The Supreme Court Building in Washington, DC. Photo taken by Tim Sackton (CC-By-SA 2.0).
The Supreme Court of the United States Building
Photo credit: Tim Sackton (CC-By-SA 2.0)

The Supreme Court Building in Washington, DC. Photo taken by Tim Sackton (CC-By-SA 2.0).
The Supreme Court of the United States Building
Photo credit: Tim Sackton (CC-By-SA 2.0)

Our system of government was designed to be of the people, by the people and for the people.  To protect the God-given natural rights of each citizen and preserve our liberty, the U.S. Constitution was specifically designed to limit governmental power.  That’s why we have checks and balances to keep any one of the co-equal branches from overreaching.  It’s why we have elections.  And it’s why we have robust public debates ahead of those elections to determine who best can lead our country and make lasting decisions like nominating Supreme Court justices.

Iowans have a special appreciation for these debates.  We just completed another edition of our unique, first-in-the-nation caucuses, where citizens come together to openly debate and discuss the best direction for the future of our nation. 

This year, Iowans and the entire country have a unique opportunity to expand that debate to include the role of the Supreme Court and the direction it will take for an entire generation.  For the first time in decades, this debate has palpable relevance and lasting consequences. 

Americans have a chance to deliberate the characteristics we want in a Supreme Court justice and which presidential candidate shares our vision for the role of the court. Do we want someone who will decide cases based on the law, as the late Justice Scalia did?  Or do we want a justice who believes the truly difficult cases should be decided based on “what is in the judge’s heart” as then-Senator Obama famously said?

During my regular meetings with constituents in Iowa, I often hear expressions of concern and frustration about justices legislating from the bench, essentially issuing rulings that create new law, rather than simply interpreting the law.  Others worry that justices allow their own political views to cloud their judgment.  These are legitimate issues that should be debated as a nation.  And now is the perfect time for that debate, as voters prepare to choose our next president, Democrat or Republican. 

So, as Americans already have begun casting votes for the next president, my Republican colleagues and I will exercise our constitutional authority to withhold consent on a Supreme Court nominee.  Our decision is based on the principle that in our American system of representative government the people should be empowered to weigh in on such a consequential decision, the direction of the Supreme Court.

Our nation is divided, our government is divided, and our high court hangs in the balance.  In 2014, voters signaled they wanted a departure from President Obama’s policies when they revoked the Democrats’ Senate majority and expanded Republican ranks in the House of Representatives.  As the Senate fulfills its “advice and consent” responsibility, we must consider the will of the people.  As Senators, that’s our job.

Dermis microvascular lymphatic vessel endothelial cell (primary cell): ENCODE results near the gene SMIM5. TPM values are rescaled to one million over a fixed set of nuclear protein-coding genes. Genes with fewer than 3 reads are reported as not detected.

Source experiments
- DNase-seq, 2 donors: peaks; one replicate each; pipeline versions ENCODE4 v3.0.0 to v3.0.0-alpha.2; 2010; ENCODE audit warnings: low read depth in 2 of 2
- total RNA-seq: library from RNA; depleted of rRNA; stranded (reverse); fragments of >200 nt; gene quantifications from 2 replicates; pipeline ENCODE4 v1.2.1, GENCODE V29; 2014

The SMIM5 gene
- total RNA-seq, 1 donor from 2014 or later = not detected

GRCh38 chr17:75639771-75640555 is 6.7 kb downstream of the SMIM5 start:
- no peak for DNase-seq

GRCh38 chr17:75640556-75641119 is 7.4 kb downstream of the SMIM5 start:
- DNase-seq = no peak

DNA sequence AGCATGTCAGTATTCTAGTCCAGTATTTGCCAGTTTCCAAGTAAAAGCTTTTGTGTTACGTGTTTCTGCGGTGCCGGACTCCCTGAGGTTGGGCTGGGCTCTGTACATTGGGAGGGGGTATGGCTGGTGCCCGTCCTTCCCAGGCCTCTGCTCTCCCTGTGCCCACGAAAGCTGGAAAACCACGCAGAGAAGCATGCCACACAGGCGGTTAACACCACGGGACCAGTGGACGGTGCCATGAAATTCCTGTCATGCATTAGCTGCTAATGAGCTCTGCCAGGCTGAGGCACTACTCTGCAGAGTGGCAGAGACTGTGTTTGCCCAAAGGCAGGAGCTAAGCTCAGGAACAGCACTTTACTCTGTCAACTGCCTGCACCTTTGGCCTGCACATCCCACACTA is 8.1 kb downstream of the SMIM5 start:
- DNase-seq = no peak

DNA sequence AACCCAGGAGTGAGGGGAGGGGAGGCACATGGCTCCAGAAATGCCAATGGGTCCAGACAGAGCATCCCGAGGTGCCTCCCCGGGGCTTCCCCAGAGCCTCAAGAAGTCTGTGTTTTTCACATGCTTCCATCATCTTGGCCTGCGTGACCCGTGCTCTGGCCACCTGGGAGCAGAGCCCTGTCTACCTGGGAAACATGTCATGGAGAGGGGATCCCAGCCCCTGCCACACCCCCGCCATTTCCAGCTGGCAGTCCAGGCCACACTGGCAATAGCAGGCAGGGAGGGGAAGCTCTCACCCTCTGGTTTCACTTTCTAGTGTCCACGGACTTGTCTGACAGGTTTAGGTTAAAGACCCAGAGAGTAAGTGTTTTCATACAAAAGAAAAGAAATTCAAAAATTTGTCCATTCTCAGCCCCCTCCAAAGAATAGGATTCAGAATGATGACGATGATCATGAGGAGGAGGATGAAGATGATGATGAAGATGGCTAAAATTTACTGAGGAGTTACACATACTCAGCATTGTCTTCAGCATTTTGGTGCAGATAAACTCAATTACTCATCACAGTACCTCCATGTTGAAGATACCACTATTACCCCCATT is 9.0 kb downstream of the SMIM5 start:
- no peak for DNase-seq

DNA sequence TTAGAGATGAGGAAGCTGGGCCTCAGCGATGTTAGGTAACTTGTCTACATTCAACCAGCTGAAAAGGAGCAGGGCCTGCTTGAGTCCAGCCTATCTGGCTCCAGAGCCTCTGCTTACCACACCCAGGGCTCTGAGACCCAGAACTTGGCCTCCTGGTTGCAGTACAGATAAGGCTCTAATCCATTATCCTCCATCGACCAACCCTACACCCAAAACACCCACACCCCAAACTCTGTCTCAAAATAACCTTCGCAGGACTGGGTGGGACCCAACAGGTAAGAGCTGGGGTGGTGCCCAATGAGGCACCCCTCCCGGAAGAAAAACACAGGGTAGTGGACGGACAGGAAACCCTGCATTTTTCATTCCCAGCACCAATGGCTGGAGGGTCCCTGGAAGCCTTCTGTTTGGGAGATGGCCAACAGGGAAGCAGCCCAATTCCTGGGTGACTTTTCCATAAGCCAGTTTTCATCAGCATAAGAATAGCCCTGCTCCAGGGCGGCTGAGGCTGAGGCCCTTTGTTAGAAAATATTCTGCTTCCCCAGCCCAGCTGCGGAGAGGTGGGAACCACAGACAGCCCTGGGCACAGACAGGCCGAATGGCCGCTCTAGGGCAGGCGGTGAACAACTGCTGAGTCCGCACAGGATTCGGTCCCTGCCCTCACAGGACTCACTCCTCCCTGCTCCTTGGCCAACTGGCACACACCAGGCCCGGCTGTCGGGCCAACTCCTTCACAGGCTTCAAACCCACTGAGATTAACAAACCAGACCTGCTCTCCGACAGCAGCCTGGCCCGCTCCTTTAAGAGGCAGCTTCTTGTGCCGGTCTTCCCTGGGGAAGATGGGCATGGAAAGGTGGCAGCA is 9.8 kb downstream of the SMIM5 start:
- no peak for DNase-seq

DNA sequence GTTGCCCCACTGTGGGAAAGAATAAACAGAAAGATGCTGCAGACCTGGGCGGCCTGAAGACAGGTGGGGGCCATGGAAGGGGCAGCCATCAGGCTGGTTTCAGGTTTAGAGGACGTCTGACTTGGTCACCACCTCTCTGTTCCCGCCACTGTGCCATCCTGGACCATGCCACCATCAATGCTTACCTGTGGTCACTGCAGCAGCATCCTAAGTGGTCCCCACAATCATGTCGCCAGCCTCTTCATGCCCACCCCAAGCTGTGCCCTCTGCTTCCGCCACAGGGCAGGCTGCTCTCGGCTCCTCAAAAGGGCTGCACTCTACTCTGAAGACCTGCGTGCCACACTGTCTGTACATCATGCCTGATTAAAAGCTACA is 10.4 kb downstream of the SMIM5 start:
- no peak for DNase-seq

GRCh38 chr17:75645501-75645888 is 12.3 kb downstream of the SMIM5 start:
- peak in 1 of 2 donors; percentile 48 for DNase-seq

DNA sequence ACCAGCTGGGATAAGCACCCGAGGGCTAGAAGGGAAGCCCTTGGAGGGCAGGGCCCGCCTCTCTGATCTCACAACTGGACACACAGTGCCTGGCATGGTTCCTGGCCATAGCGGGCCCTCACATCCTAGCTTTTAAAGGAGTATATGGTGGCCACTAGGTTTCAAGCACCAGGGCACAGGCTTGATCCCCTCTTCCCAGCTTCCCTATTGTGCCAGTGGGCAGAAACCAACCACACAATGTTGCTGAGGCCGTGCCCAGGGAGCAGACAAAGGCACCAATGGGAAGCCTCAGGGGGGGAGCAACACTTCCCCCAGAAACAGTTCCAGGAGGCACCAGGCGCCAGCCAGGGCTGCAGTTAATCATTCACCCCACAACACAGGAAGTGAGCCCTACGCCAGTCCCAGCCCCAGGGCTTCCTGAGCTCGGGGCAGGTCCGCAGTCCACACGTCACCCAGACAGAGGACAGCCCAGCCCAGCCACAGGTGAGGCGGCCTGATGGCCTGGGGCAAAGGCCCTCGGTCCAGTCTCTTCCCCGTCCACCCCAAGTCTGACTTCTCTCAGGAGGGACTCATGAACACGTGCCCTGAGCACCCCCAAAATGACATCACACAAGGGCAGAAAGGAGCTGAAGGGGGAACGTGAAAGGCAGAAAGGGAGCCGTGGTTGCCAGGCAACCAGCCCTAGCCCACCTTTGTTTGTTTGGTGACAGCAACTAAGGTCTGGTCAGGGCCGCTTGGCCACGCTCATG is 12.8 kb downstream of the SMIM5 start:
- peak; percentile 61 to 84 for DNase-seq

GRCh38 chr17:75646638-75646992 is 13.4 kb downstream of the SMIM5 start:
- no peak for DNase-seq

The President certainly has the constitutional authority to nominate a justice in an election year, and he intends to use it, even though other presidents, like Abraham Lincoln, chose restraint.  In the Senate, we have the equal constitutional authority to consent or withhold consent.  This is not a new or even partisan idea. 

For example, then-Senate Judiciary Committee Chairman Joe Biden, lectured in 1992 that “the Senate Judiciary Committee should seriously consider not scheduling confirmation hearings on the nomination until after the political campaign season is over.”  In 2005, than-Senate Majority Leader Harry Reid, a Democrat, stated, “Nowhere in that document [the Constitution] does it say the Senate has a duty to give presidential nominees a vote.”  In 2007, a year and a half before the end of George W. Bush’s tenure as president, Senator Chuck Schumer, heir apparent as Senate Democratic Leader, proclaimed the Senate “should not confirm a Supreme Court nominee except in extraordinary circumstances.”

History supports this practice.  Not since 1888 has an election year nominee been confirmed during a divided government to fill a vacancy occurring in the same year.  

We are at a rare crossroad in American history, with much at stake. In a government of the people, by the people and for the people, it is the people who should have a say in this debate.  As voters continue to cast ballots during this election, they will know that their vote will not only help to determine who gets the keys to the White House for the next four years, but also who will select our next lifetime appointment to the Supreme Court. 

I know Iowans are up to the task.

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1 comment
  1. Grassley actually understates the case slightly. The 1988 Confirmation was not a vacancy that occurred in the same year. The vacancy occurred in 1987 and Kennedy was nominated in 1987 as well after Bork was rejected by the Senate.

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